SNARKs to ensure the blockchain never exceeds the size of a few tweets, making it the world’s
lightest blockchain.”

Coda wants to provide a viable scalable solution without sacrificing the decentralized nature of

We asked Emre Tekisalp, Director of Business Development at O(1) Labs, the team behind
Coda Protocol, a lot of questions about Coda Protocol and his answers are below for anyone
wanting to learn about Coda Protocol.

Emre spent two years at Coinbase’s Business Development team where he led a number of strategic programs during a period when the company grew 10x. Before Coinbase, Emre was a Product Manager at Intel’s wearable devices group. Originally from Istanbul, Turkey, Emre has an MBA degree from Columbia University.

Q&A with CryptoTapas

In a world of 1000’s of blockchain projects and protocols, how do you envision Coda
making its mark?

Coda addresses blockchain’s scalability problem at its source by utilizing recursive zk-SNARKs
to ensure the blockchain never exceeds the size of a few tweets, making it the world’s lightest

Legacy blockchains like Bitcoin and Ethereum are incredibly heavy chains from a data
perspective. The heavier the chain, the greater the data processing requirements placed on
nodes, which limits the number of nodes eligible to participate. As the pool of potential nodes
diminishes, decentralization declines, jeopardizing the strength of the network.

Decentralization is not a sacrifice blockchains should be willing to make, yet this is
precisely the danger facing blockchains that focus solely on scalability. Coda confronts this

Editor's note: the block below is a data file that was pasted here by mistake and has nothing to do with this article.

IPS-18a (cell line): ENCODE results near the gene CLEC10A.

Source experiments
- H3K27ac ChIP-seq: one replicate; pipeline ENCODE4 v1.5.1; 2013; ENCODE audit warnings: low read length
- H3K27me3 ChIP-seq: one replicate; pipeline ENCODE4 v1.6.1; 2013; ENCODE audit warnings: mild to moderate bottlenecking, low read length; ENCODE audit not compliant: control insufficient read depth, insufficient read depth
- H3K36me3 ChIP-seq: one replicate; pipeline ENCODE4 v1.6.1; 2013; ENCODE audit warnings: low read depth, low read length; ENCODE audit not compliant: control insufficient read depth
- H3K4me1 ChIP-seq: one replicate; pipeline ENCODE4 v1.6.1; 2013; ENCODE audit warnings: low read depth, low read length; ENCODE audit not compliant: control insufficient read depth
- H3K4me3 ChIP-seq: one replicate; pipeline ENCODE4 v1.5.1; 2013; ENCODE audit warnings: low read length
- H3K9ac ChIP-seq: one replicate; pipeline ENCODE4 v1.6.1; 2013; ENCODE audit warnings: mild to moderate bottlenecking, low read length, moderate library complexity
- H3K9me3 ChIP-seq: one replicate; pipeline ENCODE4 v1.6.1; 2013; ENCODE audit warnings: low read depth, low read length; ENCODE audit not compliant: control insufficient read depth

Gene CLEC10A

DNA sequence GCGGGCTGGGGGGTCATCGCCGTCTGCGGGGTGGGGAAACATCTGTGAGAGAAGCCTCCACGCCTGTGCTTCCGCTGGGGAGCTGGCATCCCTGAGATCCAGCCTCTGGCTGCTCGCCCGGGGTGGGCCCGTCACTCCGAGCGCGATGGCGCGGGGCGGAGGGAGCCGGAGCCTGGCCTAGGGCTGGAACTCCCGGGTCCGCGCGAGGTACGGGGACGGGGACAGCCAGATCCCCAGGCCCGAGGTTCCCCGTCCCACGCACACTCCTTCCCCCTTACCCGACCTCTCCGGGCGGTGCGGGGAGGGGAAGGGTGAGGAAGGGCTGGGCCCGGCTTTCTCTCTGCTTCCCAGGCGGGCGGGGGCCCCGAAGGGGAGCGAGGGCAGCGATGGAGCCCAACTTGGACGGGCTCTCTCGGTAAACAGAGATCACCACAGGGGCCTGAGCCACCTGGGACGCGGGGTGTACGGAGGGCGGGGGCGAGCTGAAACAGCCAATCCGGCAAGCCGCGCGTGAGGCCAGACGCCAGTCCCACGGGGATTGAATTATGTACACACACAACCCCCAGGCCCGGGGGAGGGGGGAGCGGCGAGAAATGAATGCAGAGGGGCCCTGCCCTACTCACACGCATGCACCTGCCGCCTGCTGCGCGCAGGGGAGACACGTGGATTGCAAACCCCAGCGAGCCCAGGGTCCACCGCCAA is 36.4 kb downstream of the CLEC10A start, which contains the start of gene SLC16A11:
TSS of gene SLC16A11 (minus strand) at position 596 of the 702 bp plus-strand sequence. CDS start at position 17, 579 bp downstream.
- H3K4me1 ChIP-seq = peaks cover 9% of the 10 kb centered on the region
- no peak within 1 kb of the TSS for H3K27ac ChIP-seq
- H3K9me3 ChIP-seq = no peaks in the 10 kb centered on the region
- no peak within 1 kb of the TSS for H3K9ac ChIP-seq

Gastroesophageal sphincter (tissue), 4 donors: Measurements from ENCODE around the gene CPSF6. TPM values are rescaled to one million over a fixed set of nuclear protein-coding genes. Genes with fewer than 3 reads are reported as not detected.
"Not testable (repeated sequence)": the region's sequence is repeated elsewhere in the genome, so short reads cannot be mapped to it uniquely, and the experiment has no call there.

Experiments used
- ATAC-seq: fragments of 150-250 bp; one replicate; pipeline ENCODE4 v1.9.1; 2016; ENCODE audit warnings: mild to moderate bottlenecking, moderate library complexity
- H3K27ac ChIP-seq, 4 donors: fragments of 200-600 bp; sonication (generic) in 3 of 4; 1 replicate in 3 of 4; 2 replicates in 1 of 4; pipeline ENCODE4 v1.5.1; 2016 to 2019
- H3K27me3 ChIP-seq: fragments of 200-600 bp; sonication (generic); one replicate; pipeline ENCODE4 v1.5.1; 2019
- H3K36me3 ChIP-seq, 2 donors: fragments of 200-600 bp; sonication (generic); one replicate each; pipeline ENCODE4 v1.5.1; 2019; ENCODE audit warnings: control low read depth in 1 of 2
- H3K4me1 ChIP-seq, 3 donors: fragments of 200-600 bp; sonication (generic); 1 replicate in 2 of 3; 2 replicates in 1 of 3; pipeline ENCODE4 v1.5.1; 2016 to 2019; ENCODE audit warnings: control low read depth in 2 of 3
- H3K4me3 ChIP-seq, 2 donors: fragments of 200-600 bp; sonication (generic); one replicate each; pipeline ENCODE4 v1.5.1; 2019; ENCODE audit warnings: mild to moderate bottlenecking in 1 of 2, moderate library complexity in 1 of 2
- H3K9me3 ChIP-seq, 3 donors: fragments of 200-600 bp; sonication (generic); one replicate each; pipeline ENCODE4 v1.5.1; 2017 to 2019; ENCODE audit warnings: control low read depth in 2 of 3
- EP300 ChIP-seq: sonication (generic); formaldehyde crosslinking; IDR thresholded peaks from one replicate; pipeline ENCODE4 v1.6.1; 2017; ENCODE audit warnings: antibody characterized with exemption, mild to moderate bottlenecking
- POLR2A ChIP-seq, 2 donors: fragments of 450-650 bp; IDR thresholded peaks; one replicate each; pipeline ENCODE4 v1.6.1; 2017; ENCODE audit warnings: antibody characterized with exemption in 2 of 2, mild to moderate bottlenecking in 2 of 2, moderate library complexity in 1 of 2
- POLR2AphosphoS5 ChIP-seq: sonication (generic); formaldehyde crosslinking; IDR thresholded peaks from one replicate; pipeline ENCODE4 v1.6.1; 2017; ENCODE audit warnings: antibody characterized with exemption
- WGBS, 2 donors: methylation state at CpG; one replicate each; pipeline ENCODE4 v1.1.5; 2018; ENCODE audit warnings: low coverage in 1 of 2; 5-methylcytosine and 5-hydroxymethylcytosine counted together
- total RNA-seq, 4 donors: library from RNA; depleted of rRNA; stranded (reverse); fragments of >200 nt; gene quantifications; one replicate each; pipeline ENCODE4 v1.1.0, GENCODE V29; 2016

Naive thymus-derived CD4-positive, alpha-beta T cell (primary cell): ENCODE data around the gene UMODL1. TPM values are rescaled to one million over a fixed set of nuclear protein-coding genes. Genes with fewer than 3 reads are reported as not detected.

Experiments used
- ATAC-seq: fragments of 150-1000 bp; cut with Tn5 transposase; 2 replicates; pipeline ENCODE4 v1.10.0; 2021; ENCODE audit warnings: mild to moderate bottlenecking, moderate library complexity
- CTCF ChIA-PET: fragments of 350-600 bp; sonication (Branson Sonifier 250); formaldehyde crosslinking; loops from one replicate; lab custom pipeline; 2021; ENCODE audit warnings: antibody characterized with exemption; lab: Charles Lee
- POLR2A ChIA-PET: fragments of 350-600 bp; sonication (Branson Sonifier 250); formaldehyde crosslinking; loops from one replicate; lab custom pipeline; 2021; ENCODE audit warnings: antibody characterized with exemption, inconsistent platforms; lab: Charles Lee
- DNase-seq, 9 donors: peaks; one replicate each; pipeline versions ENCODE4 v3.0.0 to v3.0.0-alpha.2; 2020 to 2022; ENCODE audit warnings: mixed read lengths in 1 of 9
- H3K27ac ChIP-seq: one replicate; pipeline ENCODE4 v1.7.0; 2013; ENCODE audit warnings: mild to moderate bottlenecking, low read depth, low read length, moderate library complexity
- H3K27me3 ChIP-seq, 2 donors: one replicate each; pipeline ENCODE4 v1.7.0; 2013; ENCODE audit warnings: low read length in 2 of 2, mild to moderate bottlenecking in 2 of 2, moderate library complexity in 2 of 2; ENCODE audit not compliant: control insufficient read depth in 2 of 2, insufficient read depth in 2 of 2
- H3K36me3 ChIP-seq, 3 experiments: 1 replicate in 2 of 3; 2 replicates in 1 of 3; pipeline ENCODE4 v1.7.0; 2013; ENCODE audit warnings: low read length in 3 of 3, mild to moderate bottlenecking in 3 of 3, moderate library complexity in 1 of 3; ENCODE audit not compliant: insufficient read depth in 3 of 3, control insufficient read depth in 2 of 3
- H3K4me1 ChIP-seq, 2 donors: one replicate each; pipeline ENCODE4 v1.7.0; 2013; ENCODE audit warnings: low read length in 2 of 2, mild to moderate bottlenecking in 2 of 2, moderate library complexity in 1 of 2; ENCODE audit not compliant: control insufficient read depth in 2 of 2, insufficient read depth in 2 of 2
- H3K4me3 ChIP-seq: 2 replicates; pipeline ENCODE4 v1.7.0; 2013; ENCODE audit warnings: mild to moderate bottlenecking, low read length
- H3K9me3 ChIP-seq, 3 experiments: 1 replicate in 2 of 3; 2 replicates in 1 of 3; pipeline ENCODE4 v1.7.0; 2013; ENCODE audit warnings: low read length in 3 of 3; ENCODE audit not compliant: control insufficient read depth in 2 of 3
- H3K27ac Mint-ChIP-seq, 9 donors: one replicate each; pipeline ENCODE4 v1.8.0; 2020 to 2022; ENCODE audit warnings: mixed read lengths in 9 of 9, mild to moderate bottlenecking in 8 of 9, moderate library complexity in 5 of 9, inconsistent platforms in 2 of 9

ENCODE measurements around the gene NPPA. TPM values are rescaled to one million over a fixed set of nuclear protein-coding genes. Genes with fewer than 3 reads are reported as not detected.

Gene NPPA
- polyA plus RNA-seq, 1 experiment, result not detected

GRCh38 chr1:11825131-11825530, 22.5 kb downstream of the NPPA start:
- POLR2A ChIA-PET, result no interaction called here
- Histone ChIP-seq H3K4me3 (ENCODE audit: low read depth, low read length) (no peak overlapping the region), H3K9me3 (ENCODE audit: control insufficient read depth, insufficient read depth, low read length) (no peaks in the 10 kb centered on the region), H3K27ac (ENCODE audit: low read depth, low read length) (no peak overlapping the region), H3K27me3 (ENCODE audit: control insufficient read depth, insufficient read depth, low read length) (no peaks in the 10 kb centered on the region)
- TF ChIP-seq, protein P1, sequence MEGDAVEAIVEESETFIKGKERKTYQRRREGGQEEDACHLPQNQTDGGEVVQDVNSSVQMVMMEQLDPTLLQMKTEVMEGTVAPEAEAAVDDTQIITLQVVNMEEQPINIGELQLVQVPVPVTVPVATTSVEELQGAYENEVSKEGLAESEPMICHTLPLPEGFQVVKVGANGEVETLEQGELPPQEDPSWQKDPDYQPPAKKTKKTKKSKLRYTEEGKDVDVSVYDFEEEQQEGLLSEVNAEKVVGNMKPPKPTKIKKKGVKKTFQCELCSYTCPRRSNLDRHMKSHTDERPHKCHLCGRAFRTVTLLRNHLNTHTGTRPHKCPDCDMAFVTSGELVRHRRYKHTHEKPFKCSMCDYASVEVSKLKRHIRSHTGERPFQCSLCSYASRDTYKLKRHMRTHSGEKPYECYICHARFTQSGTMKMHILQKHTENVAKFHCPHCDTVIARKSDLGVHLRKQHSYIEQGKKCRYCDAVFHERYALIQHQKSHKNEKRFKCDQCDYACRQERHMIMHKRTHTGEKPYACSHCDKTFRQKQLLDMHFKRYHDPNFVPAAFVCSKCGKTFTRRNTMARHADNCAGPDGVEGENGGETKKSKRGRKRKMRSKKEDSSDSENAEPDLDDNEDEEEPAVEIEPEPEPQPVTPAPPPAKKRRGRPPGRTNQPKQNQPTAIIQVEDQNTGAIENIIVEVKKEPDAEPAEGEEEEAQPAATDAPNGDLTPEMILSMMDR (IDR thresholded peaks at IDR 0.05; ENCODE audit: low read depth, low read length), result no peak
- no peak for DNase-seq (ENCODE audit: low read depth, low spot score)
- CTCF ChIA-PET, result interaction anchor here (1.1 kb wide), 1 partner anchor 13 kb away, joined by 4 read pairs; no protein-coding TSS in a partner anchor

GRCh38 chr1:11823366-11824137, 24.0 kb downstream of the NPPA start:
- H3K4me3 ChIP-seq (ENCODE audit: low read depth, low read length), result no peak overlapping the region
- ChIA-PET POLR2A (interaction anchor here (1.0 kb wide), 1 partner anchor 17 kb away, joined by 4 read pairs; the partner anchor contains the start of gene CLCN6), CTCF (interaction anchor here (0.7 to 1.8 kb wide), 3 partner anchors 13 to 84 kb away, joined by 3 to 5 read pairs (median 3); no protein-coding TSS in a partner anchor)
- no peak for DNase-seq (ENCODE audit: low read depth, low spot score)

problem by using recursive zk-SNARKs to encapsulate the entire history of the chain in a single,
lightweight zero-knowledge proof.

To ensure sufficient decentralization upon mainnet launch this summer, we launched Genesis, a
token program to prepare members of our community to be block producers. With more than
500 users joining our testnet, Coda is now one of the largest layer 1 testnets by peer count. It’s
the strength of our technology and commitment to our community that differentiates us from
other protocols.

What would you say to convince the team of a project that is already on another protocol,
say Ethereum or Tron, to move to Coda?

Coda is designed for developers and for projects to use it as an easy tool to enable value
exchange in their existing apps. It is incredibly lightweight and prioritizes decentralization and
security. Already more than half of all web traffic can be attributed to mobile, and so it is
absurd to believe any blockchain system that does not work on mobile will be able to meet
the needs of the increasingly mobile digital economy. Coda’s inclusive and lightweight approach
will allow the protocol to be useful for the existing mobile internet ecosystem.

Who is behind How big of a team is working on Coda?

Emre Tekisalp founder of coda protocolCo-founders Izaak Meckler and Evan Shapiro created Coda with the goal of solving the
scalability problems that have plagued blockchain since its inception. We now have 28 full-time employees and hundreds of dedicated community members. The first cohort of validator teams participating in our Genesis program includes Bison Trails, Figment Networks, dsrv labs, and Sparkpool.

Coda Protocol Team